“ Yes,” she replied, “ they did, and without any reason whatever. I saw their superior, whom they call Mother Anastasia, and from her I learned that there were several women in the establishment who were thoroughly competent to act as secretaries ; but when I proposed that one of them should come and write for you, she said that would not do at all. I reasoned the matter with her: that literature was as high a profession as medicine, and as much good could be done with the practice of one as the other ; and if the sisters went out to nurse and to cure, they might just as well go out to write for those who cannot write for themselves. To that she answered, it was not the writing she objected to, — that was all well enough, — but it was decidedly outside of the vocation of the order for one of the sisters to spend her mornings with a young gentleman. If he were sick and suffering, and had no one else to attend to him, it would be different. Upon this, I told her that you would be sick if you were obliged to do your own writing, and therefore I could n’t see the difference.

“ But I must admit she was very good-natured and pleasant about it, and she told me that if you chose to come to their visitors’ room and make yourself comfortable there, and dictate, one of the sisters would sit at the table behind the grating and would write for you. I replied that I did not believe you would like that, but that I would mention it to you.”

I laughed. “ So much for Walkirk’s brilliant idea,” I said. “ I fancy myself going every morning to that nunnery to do my work in their cheerless visitors’ room ! ”

“ Cheerless ? I should say so ! ” exclaimed my grandmother, — “ bare floors, bare walls, and hard wooden chairs. It is not to be thought of.”

That evening I informed Walkirk of the ill success of my grandmother’s mission, but to my surprise he did not appear to be discouraged.

“ I don’t think we need have any trouble at all in managing that affair,” said he. “ Why should n’t you have a grating put up in the doorway between your study and the secretary’s room ? Then the sister could go in there, the other door could be locked, and she would be as much shut off from the world as if she were behind a grating in the House of Martha. I believe, if this plan were proposed to the sisters, it would be agreed to.”

I scouted the idea as utterly absurd; but when, the next morning, I mentioned it to my grandmother, she caught at it eagerly, and no sooner had she finished her breakfast than she ordered her carriage and drove to the House of Martha.

She returned triumphant.

“ We had a long discussion,” she said, " but Mother Anastasia finally saw the matter in its proper light. She admitted that if a room could be arranged in this house, in which a sister could be actually secluded, there was no good reason why she should not work there as consistently with their rules as if she were in the House of Martha. Therefore, she agreed, if you concluded to carry out this plan, to send a sister every morning to write for you. So now, if you want a secretary from the House of Martha, you can have one.”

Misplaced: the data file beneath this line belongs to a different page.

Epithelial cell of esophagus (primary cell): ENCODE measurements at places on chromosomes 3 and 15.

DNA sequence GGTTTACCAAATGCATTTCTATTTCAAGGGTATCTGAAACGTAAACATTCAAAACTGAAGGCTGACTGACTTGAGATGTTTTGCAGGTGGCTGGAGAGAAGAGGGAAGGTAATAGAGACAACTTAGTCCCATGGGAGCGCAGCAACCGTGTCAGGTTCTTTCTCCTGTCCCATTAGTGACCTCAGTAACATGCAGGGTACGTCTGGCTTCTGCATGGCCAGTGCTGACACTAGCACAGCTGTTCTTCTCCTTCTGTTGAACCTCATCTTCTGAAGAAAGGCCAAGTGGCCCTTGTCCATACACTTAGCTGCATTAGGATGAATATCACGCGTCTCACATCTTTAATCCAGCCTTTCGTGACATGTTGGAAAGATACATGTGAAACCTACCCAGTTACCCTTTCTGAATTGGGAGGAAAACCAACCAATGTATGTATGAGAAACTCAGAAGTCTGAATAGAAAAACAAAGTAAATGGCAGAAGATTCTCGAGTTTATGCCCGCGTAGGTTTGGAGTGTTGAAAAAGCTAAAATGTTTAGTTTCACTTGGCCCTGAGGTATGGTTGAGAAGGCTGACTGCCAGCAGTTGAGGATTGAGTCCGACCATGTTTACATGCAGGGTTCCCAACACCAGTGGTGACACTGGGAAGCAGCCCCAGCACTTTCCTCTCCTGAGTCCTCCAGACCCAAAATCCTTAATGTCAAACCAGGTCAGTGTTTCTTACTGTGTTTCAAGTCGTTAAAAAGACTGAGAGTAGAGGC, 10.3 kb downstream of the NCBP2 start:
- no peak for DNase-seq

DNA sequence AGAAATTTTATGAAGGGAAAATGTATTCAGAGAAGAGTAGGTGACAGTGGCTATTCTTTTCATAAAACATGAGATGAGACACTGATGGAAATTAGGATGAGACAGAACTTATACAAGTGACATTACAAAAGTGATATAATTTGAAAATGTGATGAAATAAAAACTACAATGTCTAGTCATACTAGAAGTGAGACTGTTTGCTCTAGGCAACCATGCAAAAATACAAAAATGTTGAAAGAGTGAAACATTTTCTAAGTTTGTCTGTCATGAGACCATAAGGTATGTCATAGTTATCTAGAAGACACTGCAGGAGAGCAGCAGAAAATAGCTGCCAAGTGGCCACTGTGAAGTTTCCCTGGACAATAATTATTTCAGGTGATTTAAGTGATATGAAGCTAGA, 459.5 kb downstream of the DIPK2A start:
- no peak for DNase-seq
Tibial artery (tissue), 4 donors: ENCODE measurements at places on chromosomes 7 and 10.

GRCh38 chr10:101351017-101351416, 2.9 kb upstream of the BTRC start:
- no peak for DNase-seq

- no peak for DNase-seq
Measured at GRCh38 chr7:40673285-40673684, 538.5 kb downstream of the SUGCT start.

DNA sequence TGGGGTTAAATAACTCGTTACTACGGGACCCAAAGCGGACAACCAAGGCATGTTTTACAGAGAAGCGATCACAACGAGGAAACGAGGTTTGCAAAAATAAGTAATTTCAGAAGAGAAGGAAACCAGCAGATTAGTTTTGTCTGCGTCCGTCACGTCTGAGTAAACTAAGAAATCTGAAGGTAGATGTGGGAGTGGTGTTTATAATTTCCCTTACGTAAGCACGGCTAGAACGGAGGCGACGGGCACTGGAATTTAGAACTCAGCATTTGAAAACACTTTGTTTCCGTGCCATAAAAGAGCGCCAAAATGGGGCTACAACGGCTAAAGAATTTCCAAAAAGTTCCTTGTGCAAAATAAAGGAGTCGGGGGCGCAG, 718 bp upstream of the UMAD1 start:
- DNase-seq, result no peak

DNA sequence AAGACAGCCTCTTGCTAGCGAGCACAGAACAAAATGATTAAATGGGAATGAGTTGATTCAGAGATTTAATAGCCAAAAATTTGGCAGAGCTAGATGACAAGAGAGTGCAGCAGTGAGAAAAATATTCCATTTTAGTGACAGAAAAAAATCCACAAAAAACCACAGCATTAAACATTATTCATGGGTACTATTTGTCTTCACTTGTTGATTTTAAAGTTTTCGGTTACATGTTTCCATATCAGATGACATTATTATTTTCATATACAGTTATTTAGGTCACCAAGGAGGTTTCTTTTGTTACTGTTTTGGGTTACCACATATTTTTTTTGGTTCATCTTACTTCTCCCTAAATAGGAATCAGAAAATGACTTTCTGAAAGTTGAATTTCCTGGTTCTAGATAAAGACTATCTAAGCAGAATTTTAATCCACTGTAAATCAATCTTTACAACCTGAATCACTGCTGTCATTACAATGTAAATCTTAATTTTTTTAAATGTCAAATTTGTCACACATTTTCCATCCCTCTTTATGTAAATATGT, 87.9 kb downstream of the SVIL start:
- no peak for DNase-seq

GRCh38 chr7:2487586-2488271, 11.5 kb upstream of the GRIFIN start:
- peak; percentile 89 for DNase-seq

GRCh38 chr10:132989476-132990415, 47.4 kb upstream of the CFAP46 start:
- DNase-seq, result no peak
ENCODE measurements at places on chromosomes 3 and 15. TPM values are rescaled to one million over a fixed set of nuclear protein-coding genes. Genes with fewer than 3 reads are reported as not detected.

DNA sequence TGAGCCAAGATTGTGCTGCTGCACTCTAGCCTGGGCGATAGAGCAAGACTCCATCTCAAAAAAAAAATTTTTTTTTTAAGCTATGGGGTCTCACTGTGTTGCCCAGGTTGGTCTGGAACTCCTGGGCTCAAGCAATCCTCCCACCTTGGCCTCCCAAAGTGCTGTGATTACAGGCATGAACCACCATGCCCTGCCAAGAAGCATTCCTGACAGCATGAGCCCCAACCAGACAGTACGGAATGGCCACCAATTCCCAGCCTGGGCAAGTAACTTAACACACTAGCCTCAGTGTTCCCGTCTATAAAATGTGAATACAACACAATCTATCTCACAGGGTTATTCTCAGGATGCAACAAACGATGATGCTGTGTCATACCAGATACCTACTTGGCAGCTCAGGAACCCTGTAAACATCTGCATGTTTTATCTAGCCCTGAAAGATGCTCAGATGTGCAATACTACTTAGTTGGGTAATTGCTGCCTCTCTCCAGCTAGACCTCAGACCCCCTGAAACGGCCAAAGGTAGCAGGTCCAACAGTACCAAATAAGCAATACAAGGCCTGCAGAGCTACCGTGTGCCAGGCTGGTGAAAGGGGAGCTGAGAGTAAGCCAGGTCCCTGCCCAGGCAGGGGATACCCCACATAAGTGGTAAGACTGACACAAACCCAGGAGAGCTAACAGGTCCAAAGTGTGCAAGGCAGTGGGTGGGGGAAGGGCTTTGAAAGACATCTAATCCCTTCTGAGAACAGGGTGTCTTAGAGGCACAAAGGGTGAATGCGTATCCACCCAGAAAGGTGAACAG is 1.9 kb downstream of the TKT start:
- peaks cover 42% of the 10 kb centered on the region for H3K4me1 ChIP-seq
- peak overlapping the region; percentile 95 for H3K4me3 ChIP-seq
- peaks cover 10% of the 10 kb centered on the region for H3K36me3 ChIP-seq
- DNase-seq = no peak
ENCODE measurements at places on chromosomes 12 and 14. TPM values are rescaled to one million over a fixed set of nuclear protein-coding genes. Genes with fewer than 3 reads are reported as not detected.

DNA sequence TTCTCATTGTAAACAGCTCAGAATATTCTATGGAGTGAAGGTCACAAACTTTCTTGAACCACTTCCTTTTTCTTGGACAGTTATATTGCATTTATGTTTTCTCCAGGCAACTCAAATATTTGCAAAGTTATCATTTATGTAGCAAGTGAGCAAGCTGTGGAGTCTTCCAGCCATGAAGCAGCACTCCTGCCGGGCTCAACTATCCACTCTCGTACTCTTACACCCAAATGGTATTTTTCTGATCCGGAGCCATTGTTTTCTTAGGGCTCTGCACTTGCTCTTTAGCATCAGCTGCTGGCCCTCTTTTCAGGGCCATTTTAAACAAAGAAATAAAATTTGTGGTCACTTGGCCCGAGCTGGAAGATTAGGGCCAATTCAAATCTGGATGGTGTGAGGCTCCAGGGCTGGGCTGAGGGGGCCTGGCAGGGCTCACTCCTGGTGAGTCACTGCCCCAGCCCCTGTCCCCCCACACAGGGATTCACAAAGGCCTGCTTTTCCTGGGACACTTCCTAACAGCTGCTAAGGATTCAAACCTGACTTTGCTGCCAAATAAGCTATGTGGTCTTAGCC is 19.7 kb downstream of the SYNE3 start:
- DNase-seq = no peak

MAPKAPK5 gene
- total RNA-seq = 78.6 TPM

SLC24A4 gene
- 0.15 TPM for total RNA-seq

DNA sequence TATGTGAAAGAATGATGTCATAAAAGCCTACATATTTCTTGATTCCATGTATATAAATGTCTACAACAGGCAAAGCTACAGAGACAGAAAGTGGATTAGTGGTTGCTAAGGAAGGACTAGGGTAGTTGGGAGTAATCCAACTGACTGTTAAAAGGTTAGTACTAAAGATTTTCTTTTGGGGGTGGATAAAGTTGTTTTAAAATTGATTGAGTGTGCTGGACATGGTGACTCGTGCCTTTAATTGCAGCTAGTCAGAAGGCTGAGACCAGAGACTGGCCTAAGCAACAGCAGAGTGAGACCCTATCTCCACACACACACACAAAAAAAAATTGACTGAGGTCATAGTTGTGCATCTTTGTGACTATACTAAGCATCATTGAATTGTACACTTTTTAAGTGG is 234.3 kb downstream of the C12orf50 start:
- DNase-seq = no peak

To this I replied that I most positively wanted one ; and Walkirk was immediately instructed to have a suitable grating made for the doorway between my study and the secretary’s room.

Nearly a week was required for the execution of this work, and during this time I took a rest from literary composition and visited some friends, leaving all the arrangements for my new secretary in the hands of my grandmother and Walkirk. When I returned, the iron grating was in its place. It was a neat and artistic piece of work, but I did not like it. I object decidedly to anything which suggests restraint. The whole affair of the secretary was indeed very different from what I would have had it, but I had discovered that even in our advanced era of civilization one cannot always have everything he wants, albeit he be perfectly able and willing to pay for it.



At nine o’clock on the morning of the appointed day my new secretary came, accompanied by one of those sisters called by Walkirk sub-mothers.

My grandmother received the two, and conducted them to the secretary’s room. I was sitting in my study, but no attention was paid to me. The submother advanced to the grating, and, having examined it, appeared satisfied to find that it was securely fastened in the doorway. The nun, as I called her, although Walkirk assured me the term was incorrect, stood with her back toward me, and, after saying a few words in a low tone to her companion, took her seat at the table. She wore a large gray bonnet, the sides and top of which extended far beyond her face, a light gray shawl, and a gray gown. She sat facing the window, with her left side turned toward me, and from no point of my study could I get a glimpse of her features.

The sub-mother looked out of the window, which opened upon little more than the once husband-sheltering apple-tree, and then, after a general glance around the room, she looked at me, and for the first time addressed me.

“ I will come for the sister at twelve o’clock,” she said, and with that she followed my grandmother out of the room, and locked the door behind her.

I stood and looked through the grating at my new secretary. I am not generally a diffident man, and have never been so with persons in my employment ; but now, I must admit, I did not feel at my ease. The nun sat perfectly motionless ; her hands were folded in her gray lap, and her gray bonnet was slightly bowed, so that I did not know whether she was gazing down at the table or out of the window.

She was evidently ready for work, but I was not. I did not know exactly how to begin with such a secretary. With the others I had been outspoken from the first; I had told them what I wanted and what I did not want, and they had been ready enough to listen and ready enough to answer. But to this silent, motionless gray figure I did not feel that I could be outspoken. No words suggested themselves as being appropriate to speak out. If I could see her face but for a moment, and discover whether she were old or young, cross-looking or gentle, I might know what to say to her. My impulse was to tell her there was a hook on which she could hang her bonnet and shawl, but as I did not know whether or not these sisters ever took off their bonnets and shawls, I did not feel at liberty to make this suggestion.